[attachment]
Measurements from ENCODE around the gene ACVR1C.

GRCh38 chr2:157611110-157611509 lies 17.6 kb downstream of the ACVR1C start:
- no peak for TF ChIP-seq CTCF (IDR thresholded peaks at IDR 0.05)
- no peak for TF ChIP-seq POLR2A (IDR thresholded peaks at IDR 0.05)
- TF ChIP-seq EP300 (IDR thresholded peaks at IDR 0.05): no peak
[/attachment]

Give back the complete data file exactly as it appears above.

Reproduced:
Measurements from ENCODE around the gene ACVR1C.

GRCh38 chr2:157611110-157611509 lies 17.6 kb downstream of the ACVR1C start:
- no peak for TF ChIP-seq CTCF (IDR thresholded peaks at IDR 0.05)
- no peak for TF ChIP-seq POLR2A (IDR thresholded peaks at IDR 0.05)
- TF ChIP-seq EP300 (IDR thresholded peaks at IDR 0.05): no peak